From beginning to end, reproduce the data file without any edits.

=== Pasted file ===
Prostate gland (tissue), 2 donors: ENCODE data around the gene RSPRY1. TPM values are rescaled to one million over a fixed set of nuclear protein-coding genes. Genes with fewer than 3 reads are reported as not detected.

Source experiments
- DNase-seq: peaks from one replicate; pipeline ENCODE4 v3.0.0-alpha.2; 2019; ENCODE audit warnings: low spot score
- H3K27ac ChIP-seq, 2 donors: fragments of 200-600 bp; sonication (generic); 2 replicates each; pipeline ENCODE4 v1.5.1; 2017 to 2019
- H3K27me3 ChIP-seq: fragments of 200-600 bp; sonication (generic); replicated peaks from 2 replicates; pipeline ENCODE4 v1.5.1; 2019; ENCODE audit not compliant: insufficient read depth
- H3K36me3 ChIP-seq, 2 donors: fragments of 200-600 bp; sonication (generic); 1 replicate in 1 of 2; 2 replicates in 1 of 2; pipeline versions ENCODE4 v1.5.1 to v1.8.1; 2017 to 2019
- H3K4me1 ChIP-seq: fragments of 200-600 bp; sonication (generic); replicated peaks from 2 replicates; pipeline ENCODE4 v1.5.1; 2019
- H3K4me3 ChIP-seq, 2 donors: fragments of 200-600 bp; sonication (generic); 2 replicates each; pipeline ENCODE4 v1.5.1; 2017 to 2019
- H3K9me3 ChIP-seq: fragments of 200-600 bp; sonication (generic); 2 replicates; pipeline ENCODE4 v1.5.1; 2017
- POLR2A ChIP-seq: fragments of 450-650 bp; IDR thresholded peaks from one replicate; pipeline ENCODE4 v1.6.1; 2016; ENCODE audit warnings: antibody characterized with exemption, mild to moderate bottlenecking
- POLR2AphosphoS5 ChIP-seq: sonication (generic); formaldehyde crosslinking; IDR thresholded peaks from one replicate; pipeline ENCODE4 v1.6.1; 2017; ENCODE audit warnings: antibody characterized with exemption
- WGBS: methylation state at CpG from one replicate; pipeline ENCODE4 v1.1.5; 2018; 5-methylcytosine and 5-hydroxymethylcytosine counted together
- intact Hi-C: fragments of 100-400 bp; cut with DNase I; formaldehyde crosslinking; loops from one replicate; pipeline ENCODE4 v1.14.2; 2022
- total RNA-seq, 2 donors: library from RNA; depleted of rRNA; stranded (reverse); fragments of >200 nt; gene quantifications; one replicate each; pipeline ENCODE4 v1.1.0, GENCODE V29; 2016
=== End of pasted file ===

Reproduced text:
Prostate gland (tissue), 2 donors: ENCODE data around the gene RSPRY1. TPM values are rescaled to one million over a fixed set of nuclear protein-coding genes. Genes with fewer than 3 reads are reported as not detected.

Source experiments
- DNase-seq: peaks from one replicate; pipeline ENCODE4 v3.0.0-alpha.2; 2019; ENCODE audit warnings: low spot score
- H3K27ac ChIP-seq, 2 donors: fragments of 200-600 bp; sonication (generic); 2 replicates each; pipeline ENCODE4 v1.5.1; 2017 to 2019
- H3K27me3 ChIP-seq: fragments of 200-600 bp; sonication (generic); replicated peaks from 2 replicates; pipeline ENCODE4 v1.5.1; 2019; ENCODE audit not compliant: insufficient read depth
- H3K36me3 ChIP-seq, 2 donors: fragments of 200-600 bp; sonication (generic); 1 replicate in 1 of 2; 2 replicates in 1 of 2; pipeline versions ENCODE4 v1.5.1 to v1.8.1; 2017 to 2019
- H3K4me1 ChIP-seq: fragments of 200-600 bp; sonication (generic); replicated peaks from 2 replicates; pipeline ENCODE4 v1.5.1; 2019
- H3K4me3 ChIP-seq, 2 donors: fragments of 200-600 bp; sonication (generic); 2 replicates each; pipeline ENCODE4 v1.5.1; 2017 to 2019
- H3K9me3 ChIP-seq: fragments of 200-600 bp; sonication (generic); 2 replicates; pipeline ENCODE4 v1.5.1; 2017
- POLR2A ChIP-seq: fragments of 450-650 bp; IDR thresholded peaks from one replicate; pipeline ENCODE4 v1.6.1; 2016; ENCODE audit warnings: antibody characterized with exemption, mild to moderate bottlenecking
- POLR2AphosphoS5 ChIP-seq: sonication (generic); formaldehyde crosslinking; IDR thresholded peaks from one replicate; pipeline ENCODE4 v1.6.1; 2017; ENCODE audit warnings: antibody characterized with exemption
- WGBS: methylation state at CpG from one replicate; pipeline ENCODE4 v1.1.5; 2018; 5-methylcytosine and 5-hydroxymethylcytosine counted together
- intact Hi-C: fragments of 100-400 bp; cut with DNase I; formaldehyde crosslinking; loops from one replicate; pipeline ENCODE4 v1.14.2; 2022
- total RNA-seq, 2 donors: library from RNA; depleted of rRNA; stranded (reverse); fragments of >200 nt; gene quantifications; one replicate each; pipeline ENCODE4 v1.1.0, GENCODE V29; 2016